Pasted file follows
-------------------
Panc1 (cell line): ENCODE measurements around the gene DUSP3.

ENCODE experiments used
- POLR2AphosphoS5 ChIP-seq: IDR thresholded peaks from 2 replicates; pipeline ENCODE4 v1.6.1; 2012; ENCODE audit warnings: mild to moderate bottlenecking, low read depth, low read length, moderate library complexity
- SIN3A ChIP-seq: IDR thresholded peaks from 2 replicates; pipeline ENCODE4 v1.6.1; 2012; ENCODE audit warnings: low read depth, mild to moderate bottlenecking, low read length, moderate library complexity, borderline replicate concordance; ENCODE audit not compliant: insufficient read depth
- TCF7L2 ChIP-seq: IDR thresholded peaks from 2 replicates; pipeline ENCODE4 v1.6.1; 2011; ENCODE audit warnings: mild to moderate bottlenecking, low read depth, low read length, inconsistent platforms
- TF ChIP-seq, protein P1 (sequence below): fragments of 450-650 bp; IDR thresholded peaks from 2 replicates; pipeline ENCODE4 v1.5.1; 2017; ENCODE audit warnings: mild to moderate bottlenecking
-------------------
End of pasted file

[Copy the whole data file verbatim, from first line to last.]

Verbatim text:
Panc1 (cell line): ENCODE measurements around the gene DUSP3.

ENCODE experiments used
- POLR2AphosphoS5 ChIP-seq: IDR thresholded peaks from 2 replicates; pipeline ENCODE4 v1.6.1; 2012; ENCODE audit warnings: mild to moderate bottlenecking, low read depth, low read length, moderate library complexity
- SIN3A ChIP-seq: IDR thresholded peaks from 2 replicates; pipeline ENCODE4 v1.6.1; 2012; ENCODE audit warnings: low read depth, mild to moderate bottlenecking, low read length, moderate library complexity, borderline replicate concordance; ENCODE audit not compliant: insufficient read depth
- TCF7L2 ChIP-seq: IDR thresholded peaks from 2 replicates; pipeline ENCODE4 v1.6.1; 2011; ENCODE audit warnings: mild to moderate bottlenecking, low read depth, low read length, inconsistent platforms
- TF ChIP-seq, protein P1 (sequence below): fragments of 450-650 bp; IDR thresholded peaks from 2 replicates; pipeline ENCODE4 v1.5.1; 2017; ENCODE audit warnings: mild to moderate bottlenecking